Linked by Thom Holwerda on Fri 23rd Feb 2018 23:51 UTC
Apple

With Apple moving its Chinese iCloud data to a company partially owned by the Chinese government, it's natural to wonder what this means for the privacy of Chinese Apple users.

If Apple is storing user data on Chinese services, we have to at least accept the possibility that the Chinese government might wish to access it - and possibly without Appleā€™s permission. Is Apple saying that this is technically impossible?

This is a question, as you may have guessed, that boils down to encryption.

This article is from the middle of January of this year, but I missed it back then - it's a great insight into what all of this means, presented in an easy-to-grasp manner. Definitely recommended reading.

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avgalen
Member since:
2010-09-23

[off-topic-warning]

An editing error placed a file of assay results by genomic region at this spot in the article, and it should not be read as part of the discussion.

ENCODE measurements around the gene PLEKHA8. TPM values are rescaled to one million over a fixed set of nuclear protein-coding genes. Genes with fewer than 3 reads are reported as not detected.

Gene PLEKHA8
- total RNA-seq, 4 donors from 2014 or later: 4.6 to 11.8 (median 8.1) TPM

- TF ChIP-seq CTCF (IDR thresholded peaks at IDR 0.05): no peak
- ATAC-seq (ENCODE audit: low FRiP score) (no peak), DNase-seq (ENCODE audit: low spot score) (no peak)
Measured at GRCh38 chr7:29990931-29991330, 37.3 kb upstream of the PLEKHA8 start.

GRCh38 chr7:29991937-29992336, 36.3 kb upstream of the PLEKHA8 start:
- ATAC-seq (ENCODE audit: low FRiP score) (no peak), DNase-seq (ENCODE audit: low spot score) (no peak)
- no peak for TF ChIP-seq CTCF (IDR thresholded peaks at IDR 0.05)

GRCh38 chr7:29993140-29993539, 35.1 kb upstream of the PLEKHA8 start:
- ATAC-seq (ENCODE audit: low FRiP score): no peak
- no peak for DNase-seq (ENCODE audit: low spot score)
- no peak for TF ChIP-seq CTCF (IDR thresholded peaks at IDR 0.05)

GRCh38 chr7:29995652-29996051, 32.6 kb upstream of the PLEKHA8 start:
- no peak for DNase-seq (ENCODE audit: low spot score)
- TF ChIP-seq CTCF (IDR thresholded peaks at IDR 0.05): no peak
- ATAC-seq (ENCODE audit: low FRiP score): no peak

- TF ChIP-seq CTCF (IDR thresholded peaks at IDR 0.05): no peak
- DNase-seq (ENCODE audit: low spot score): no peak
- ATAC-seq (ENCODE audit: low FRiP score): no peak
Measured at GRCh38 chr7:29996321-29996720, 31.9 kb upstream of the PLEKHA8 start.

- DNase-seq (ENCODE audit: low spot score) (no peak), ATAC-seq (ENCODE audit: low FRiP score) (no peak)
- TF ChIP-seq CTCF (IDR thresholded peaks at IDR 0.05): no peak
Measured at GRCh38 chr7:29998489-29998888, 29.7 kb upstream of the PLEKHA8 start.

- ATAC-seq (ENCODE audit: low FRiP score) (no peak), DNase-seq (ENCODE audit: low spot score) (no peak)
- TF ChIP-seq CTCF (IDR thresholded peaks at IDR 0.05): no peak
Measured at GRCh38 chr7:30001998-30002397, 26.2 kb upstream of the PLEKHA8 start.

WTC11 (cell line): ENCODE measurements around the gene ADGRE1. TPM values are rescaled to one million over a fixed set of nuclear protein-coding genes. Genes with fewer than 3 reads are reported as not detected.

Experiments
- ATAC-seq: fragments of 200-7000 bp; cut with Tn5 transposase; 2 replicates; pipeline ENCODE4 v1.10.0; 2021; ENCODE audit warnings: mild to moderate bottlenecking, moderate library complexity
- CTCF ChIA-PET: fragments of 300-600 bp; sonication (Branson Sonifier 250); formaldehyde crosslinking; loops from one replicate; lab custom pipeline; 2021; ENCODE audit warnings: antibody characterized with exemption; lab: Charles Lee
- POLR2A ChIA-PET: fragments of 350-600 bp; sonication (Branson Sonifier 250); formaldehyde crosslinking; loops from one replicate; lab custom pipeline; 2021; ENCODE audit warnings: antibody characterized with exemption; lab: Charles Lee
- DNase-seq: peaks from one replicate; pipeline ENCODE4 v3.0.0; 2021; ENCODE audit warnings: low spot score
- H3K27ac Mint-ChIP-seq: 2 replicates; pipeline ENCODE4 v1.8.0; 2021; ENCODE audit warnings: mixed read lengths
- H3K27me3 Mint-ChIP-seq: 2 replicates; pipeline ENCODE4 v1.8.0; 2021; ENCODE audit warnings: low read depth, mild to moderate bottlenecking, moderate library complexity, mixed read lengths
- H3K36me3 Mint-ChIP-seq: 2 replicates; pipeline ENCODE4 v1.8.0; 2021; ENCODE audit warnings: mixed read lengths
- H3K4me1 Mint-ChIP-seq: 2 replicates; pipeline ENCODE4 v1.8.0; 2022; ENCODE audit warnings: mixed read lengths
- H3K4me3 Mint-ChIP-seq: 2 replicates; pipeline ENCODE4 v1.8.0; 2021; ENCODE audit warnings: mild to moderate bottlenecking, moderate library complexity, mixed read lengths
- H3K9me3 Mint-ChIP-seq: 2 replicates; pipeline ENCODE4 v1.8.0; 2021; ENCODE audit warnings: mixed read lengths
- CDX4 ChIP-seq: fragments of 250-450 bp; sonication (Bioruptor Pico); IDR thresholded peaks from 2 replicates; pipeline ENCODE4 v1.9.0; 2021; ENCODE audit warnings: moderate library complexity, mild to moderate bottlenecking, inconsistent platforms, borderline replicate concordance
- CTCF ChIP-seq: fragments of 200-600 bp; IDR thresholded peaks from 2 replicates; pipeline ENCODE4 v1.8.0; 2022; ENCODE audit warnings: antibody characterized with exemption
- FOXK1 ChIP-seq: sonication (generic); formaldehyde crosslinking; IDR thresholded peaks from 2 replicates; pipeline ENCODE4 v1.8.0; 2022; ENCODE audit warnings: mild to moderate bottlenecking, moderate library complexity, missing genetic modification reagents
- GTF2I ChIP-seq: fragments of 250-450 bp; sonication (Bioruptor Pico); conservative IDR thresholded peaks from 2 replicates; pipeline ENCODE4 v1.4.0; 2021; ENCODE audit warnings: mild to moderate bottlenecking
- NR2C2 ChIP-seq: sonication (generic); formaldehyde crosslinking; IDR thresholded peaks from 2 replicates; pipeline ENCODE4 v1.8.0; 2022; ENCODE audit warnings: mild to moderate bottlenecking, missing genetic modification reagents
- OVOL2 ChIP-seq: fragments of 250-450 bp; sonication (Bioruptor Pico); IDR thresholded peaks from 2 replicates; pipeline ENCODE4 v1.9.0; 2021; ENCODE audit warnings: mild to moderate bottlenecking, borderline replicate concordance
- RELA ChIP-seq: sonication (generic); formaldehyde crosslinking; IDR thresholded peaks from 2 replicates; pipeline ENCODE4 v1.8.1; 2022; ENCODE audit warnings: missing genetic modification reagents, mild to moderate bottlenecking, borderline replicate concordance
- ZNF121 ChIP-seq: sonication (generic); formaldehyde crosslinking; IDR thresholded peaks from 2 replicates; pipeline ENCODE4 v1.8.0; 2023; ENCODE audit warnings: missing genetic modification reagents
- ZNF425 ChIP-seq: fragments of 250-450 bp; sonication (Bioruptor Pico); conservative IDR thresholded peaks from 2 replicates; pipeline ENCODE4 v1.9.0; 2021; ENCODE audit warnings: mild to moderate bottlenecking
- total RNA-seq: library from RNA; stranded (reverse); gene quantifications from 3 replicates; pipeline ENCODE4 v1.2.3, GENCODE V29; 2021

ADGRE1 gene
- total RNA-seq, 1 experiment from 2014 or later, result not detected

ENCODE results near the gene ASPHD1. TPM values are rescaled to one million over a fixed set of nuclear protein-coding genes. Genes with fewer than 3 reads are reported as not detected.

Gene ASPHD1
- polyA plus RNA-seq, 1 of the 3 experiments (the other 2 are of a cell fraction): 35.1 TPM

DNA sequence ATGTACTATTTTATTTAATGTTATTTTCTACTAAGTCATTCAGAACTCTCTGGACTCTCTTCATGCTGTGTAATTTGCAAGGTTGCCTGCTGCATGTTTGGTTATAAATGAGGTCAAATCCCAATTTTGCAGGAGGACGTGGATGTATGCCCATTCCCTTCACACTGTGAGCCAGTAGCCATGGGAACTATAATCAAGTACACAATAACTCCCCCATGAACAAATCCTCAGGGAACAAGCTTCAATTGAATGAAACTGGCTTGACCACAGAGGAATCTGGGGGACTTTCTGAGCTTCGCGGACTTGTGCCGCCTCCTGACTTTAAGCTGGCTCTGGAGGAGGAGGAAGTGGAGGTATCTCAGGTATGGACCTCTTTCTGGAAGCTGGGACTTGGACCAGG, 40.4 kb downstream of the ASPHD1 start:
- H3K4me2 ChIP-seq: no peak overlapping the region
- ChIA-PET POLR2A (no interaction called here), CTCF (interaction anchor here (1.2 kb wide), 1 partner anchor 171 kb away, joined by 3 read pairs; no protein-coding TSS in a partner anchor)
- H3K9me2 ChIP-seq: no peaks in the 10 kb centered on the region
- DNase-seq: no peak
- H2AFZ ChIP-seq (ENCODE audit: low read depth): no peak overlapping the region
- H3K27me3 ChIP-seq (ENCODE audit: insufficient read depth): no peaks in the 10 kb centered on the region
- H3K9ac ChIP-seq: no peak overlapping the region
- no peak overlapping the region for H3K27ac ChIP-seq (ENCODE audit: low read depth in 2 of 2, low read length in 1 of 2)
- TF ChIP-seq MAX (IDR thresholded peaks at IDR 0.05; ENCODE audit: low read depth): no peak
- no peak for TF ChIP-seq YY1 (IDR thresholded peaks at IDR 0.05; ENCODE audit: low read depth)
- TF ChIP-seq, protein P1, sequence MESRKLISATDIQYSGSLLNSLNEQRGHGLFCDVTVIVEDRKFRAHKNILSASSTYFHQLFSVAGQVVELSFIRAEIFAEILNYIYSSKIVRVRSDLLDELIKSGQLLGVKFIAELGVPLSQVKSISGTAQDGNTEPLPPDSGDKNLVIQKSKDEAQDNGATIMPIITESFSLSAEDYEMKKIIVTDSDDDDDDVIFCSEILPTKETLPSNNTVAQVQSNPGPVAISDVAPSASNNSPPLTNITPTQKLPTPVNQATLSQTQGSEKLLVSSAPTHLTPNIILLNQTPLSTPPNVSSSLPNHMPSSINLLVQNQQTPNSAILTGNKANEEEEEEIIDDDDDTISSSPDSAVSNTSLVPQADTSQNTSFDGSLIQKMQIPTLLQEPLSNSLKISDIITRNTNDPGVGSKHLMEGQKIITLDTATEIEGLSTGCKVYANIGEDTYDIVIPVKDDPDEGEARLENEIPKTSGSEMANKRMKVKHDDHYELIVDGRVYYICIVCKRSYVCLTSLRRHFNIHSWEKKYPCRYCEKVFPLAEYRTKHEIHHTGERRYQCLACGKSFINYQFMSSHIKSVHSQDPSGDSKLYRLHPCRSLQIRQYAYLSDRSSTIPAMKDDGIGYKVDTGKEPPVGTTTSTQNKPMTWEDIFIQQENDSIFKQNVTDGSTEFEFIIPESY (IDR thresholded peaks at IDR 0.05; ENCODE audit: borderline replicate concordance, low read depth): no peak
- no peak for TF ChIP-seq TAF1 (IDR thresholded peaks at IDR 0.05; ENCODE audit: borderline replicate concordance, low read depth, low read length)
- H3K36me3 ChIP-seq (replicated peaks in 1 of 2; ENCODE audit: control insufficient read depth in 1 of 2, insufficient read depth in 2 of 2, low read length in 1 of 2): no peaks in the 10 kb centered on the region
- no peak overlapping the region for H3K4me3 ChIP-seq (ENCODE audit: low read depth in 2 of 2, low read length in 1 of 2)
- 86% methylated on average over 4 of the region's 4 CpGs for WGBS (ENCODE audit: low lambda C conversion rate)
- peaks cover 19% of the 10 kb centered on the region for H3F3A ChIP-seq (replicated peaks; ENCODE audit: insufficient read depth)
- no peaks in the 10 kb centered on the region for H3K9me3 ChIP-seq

Well, given the USA as the obvious example it should be obvious that all you need is a president with enough of a following that his supreme court nominations get approved and that the senate-candidates that he endorses get endorsed.
In reality I wouldn't have thought that was possible but Trump is trying.
Here are some of the serious flaws that seem to make this possible:
* electoral college instead of popular vote
* gerrymandering
* the above cross-contamination of the 3 branches
* the president choosing the vice-president

I never understood the reason to give 1 man (a president) such power. In most countries the king/emperor is now a purely symbolical function and the prime-minister doesn't have much power compared to other ministers. He is more like a spokesperson than a rule-maker.

Just for the record, I am Dutch and was never formally schooled in the USA political system.

[warning-personal-opinion-way-offtopic-dont-respond]
My impression is that the influence of lobbyists and money in general has reached absurd levels and that the will of the people is simply ignored too often
http://www.politifact.com/wisconsin/statements/2017/oct/03/chris-ab...
[/ducks]

Reply Parent Score: 2